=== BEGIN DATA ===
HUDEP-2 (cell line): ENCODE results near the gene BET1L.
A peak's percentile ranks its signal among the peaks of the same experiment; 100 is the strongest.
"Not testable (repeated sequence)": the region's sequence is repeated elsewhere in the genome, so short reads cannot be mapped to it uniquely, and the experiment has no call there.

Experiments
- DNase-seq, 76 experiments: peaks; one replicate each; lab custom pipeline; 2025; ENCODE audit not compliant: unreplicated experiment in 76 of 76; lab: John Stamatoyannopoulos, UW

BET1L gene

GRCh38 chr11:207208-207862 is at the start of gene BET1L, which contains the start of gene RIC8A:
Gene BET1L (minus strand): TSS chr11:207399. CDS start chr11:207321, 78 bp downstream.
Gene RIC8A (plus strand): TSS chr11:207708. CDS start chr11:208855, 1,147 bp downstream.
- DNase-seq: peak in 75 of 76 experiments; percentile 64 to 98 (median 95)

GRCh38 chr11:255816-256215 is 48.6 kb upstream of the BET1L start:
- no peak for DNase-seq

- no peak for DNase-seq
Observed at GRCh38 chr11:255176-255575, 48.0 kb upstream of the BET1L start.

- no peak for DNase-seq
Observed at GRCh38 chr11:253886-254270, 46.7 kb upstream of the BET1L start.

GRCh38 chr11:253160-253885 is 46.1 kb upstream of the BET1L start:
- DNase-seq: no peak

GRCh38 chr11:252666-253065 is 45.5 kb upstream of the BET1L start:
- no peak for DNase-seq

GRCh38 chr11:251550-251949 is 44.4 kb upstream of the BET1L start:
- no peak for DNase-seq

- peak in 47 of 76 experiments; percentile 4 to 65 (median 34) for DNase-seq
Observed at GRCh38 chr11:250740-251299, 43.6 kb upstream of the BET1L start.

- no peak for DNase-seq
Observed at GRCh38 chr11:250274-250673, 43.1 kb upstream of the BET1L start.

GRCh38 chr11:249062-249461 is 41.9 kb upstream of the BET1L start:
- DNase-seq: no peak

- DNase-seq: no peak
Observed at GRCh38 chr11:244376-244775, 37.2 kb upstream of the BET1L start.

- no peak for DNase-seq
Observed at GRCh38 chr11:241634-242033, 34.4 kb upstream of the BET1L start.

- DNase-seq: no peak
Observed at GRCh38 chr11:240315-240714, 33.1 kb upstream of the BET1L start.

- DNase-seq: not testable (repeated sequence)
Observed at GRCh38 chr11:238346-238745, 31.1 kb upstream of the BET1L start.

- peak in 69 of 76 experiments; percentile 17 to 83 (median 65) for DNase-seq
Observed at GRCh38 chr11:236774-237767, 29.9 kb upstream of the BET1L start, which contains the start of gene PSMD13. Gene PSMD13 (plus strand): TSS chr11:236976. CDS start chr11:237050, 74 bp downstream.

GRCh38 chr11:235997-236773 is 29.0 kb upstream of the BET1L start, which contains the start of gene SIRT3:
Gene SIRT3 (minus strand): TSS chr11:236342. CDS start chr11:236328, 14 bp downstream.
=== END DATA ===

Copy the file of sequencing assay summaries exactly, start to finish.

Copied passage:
HUDEP-2 (cell line): ENCODE results near the gene BET1L.
A peak's percentile ranks its signal among the peaks of the same experiment; 100 is the strongest.
"Not testable (repeated sequence)": the region's sequence is repeated elsewhere in the genome, so short reads cannot be mapped to it uniquely, and the experiment has no call there.

Experiments
- DNase-seq, 76 experiments: peaks; one replicate each; lab custom pipeline; 2025; ENCODE audit not compliant: unreplicated experiment in 76 of 76; lab: John Stamatoyannopoulos, UW

BET1L gene

GRCh38 chr11:207208-207862 is at the start of gene BET1L, which contains the start of gene RIC8A:
Gene BET1L (minus strand): TSS chr11:207399. CDS start chr11:207321, 78 bp downstream.
Gene RIC8A (plus strand): TSS chr11:207708. CDS start chr11:208855, 1,147 bp downstream.
- DNase-seq: peak in 75 of 76 experiments; percentile 64 to 98 (median 95)

GRCh38 chr11:255816-256215 is 48.6 kb upstream of the BET1L start:
- no peak for DNase-seq

- no peak for DNase-seq
Observed at GRCh38 chr11:255176-255575, 48.0 kb upstream of the BET1L start.

- no peak for DNase-seq
Observed at GRCh38 chr11:253886-254270, 46.7 kb upstream of the BET1L start.

GRCh38 chr11:253160-253885 is 46.1 kb upstream of the BET1L start:
- DNase-seq: no peak

GRCh38 chr11:252666-253065 is 45.5 kb upstream of the BET1L start:
- no peak for DNase-seq

GRCh38 chr11:251550-251949 is 44.4 kb upstream of the BET1L start:
- no peak for DNase-seq

- peak in 47 of 76 experiments; percentile 4 to 65 (median 34) for DNase-seq
Observed at GRCh38 chr11:250740-251299, 43.6 kb upstream of the BET1L start.

- no peak for DNase-seq
Observed at GRCh38 chr11:250274-250673, 43.1 kb upstream of the BET1L start.

GRCh38 chr11:249062-249461 is 41.9 kb upstream of the BET1L start:
- DNase-seq: no peak

- DNase-seq: no peak
Observed at GRCh38 chr11:244376-244775, 37.2 kb upstream of the BET1L start.

- no peak for DNase-seq
Observed at GRCh38 chr11:241634-242033, 34.4 kb upstream of the BET1L start.

- DNase-seq: no peak
Observed at GRCh38 chr11:240315-240714, 33.1 kb upstream of the BET1L start.

- DNase-seq: not testable (repeated sequence)
Observed at GRCh38 chr11:238346-238745, 31.1 kb upstream of the BET1L start.

- peak in 69 of 76 experiments; percentile 17 to 83 (median 65) for DNase-seq
Observed at GRCh38 chr11:236774-237767, 29.9 kb upstream of the BET1L start, which contains the start of gene PSMD13. Gene PSMD13 (plus strand): TSS chr11:236976. CDS start chr11:237050, 74 bp downstream.

GRCh38 chr11:235997-236773 is 29.0 kb upstream of the BET1L start, which contains the start of gene SIRT3:
Gene SIRT3 (minus strand): TSS chr11:236342. CDS start chr11:236328, 14 bp downstream.